Gillian Hadfield is the Richard L. and Antoinette Kirtland professor of law and professor of economics at the University of Southern California. She studies the design of legal and dispute resolution systems in advanced and developing market economies; the markets for law, lawyers and dispute resolution; contract law and theory; economic analysis of law; and regulation of legal markets and legal profession. She is the director of the USC Center for Law and Social Science. She teaches Contracts; Advanced Contracts: Strategic Analysis and Advice; and Legal Design.
Hadfield joined the USC Gould faculty in 2001. Her recent publications include Rules for a Flat World: Why Humans Invented Law and How to Reinvent It for a Complex Global Economy (Oxford University Press 2016); “How to Regulate Legal Services to Promote Access, Innovation and the Quality of Lawyering” (with Deborah Rhode) (Hastings Law Journal 2016); “The Microfoundations of the Rule of Law” (with Barry Weingast) (Annual Review of Political Science 2015); “Building Legal Order in Ancient Athens” (with Federica Carugati and Barry Weingast) (Journal of Legal Analysis 2015); “Innovating to Improve Access: Changing the Way Courts Regulate Legal Markets” (Daedalus 2014).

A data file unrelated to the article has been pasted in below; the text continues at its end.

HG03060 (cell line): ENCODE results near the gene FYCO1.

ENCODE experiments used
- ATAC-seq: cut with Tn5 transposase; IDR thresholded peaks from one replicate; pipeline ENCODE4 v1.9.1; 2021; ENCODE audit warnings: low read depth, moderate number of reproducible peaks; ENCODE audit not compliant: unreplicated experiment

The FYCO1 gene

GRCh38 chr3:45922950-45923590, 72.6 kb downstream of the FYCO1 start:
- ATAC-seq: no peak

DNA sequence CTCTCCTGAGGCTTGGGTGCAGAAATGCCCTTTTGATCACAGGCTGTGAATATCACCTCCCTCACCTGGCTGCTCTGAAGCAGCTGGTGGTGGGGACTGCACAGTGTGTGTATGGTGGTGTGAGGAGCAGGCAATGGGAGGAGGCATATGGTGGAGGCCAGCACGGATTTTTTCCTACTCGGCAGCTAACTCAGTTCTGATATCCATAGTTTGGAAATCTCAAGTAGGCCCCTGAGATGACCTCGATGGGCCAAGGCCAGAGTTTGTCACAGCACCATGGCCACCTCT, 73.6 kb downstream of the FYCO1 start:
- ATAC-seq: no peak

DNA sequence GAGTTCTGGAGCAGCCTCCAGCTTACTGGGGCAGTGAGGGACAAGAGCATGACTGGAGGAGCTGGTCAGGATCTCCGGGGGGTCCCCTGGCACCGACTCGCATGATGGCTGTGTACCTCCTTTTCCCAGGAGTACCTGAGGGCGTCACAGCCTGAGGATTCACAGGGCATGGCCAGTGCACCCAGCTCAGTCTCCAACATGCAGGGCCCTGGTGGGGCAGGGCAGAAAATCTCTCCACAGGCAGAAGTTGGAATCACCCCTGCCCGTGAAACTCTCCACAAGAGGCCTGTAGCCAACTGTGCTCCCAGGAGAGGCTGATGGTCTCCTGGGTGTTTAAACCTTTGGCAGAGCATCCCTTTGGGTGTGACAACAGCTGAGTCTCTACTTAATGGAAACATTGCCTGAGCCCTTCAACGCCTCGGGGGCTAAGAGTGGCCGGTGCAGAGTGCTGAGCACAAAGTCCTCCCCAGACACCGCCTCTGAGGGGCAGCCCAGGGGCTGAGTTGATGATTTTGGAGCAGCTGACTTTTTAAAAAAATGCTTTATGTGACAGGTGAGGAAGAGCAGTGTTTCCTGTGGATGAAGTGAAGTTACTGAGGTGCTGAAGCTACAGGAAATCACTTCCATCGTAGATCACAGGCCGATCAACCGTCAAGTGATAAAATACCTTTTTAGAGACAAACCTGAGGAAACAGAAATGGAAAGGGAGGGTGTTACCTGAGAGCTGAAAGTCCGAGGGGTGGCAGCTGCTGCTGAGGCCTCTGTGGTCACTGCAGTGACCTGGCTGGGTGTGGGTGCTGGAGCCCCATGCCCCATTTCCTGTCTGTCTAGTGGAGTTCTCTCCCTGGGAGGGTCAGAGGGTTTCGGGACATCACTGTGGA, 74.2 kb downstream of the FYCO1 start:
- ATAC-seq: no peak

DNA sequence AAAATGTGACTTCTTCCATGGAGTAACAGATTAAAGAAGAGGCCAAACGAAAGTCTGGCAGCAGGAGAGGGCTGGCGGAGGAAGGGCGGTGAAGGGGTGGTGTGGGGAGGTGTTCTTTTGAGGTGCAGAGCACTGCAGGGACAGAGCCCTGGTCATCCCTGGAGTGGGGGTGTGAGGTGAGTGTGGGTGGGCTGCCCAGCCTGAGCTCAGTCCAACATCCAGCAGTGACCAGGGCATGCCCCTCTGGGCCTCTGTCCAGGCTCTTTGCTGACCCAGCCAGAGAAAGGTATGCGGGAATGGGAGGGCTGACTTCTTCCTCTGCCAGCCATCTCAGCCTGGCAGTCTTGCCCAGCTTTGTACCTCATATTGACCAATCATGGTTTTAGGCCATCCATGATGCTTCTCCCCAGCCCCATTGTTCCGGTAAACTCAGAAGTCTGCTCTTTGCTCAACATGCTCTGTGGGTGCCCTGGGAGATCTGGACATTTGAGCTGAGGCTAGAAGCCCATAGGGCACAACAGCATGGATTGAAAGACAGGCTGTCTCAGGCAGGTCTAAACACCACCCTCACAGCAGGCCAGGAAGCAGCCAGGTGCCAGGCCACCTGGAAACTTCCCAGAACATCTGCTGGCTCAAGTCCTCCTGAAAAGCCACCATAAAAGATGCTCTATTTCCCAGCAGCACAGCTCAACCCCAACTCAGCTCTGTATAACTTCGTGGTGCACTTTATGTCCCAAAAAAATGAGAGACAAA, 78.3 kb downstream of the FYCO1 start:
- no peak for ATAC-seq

Hadfield holds a BAH from Queen’s University, a JD from Stanford Law School and an MA and PhD in Economics from Stanford University. She served as clerk to Chief Judge Patricia Wald on the U.S. Court of Appeals, D.C. Circuit. Prior to joining the faculty at USC, she was on the law faculty at the UC Berkeley, and the University of Toronto, and a member of the faculty of the Global Law School at New York University and the European School for New Institutional Economics. Hadfield was the Daniel R. Fischel and Sylvia M. Neil Distinguished Visiting Professor of Law at the University of Chicago (Fall 2016), the Eli Goldston Visiting Professor (Spring 2012) and the Sidley Austin Visiting Professor (Winter 2010) at Harvard Law School, and the Justin W. D’Atri Visiting Professor of Law, Business and Society at Columbia Law School in the fall of 2008. She was a 2006-07 and 2010-11 fellow of the Center for Advanced Study in the Behavioral Sciences and a National Fellow at the Hoover Institution in 1993. She also has held Olin Fellowships at Columbia Law School, Cornell Law School and USC and is a member of the Comparative Law and Economics Forum. She is past president of the Canadian Law and Economics Association and a former director of the American Law and Economics Association. She is a member of the American Law Institute and of the World Economic Forum’s Global Future Council on the Future of Technology, Values, and Policy and previously on the World Economic Forum’s Global Agenda Council on Justice.